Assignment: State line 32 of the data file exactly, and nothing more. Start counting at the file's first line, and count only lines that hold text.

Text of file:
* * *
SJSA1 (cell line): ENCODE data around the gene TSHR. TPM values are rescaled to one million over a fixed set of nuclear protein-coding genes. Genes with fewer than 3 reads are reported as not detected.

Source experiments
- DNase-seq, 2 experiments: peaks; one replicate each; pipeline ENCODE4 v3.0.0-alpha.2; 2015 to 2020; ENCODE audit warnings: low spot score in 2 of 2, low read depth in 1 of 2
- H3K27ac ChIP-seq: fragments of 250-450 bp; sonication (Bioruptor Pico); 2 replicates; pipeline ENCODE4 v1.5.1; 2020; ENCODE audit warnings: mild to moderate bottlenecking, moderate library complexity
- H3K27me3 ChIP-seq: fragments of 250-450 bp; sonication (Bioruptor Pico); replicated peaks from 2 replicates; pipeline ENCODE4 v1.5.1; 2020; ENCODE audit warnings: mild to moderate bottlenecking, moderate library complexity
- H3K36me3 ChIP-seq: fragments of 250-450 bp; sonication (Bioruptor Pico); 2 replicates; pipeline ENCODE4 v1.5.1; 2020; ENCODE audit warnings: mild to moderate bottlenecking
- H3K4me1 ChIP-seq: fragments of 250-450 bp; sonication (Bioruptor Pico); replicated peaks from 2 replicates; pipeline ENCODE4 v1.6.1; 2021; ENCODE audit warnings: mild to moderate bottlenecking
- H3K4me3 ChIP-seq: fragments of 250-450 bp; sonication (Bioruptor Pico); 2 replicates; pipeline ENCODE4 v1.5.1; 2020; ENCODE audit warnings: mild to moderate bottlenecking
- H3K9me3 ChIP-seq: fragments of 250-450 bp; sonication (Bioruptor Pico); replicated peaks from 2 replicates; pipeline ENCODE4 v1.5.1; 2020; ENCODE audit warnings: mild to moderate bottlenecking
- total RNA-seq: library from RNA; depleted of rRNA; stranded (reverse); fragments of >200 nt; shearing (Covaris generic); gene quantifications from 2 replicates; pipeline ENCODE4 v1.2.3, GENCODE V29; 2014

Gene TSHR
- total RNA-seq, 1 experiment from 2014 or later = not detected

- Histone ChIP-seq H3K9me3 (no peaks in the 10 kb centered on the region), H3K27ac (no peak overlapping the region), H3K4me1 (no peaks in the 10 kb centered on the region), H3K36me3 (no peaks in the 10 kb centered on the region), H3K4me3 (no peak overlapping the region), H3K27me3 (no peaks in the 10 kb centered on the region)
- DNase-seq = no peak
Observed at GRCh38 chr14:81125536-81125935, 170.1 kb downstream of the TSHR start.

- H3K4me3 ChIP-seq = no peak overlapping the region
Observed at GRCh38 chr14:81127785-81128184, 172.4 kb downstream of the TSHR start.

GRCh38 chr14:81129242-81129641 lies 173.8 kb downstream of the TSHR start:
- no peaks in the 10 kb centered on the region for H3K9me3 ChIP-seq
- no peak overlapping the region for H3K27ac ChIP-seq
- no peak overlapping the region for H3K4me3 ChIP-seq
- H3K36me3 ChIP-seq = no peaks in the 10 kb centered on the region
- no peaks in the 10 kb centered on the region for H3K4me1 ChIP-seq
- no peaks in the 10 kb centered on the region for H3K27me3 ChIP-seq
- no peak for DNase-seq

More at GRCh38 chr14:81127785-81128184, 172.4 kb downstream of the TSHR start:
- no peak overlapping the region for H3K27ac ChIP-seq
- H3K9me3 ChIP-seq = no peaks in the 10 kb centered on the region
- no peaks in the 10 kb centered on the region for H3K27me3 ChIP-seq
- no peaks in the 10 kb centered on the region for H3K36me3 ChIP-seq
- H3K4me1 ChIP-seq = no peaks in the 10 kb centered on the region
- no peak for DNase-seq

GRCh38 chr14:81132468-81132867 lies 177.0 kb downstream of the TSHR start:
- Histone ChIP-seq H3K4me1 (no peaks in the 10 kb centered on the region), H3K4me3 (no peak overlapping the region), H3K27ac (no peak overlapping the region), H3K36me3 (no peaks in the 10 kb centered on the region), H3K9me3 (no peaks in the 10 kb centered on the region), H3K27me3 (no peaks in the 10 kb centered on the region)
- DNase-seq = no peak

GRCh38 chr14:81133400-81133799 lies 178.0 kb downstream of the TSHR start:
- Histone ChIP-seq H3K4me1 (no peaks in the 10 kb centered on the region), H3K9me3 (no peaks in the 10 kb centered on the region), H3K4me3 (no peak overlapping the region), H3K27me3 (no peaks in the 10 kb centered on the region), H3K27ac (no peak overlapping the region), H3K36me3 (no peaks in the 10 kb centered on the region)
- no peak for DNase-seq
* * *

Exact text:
- no peak for DNase-seq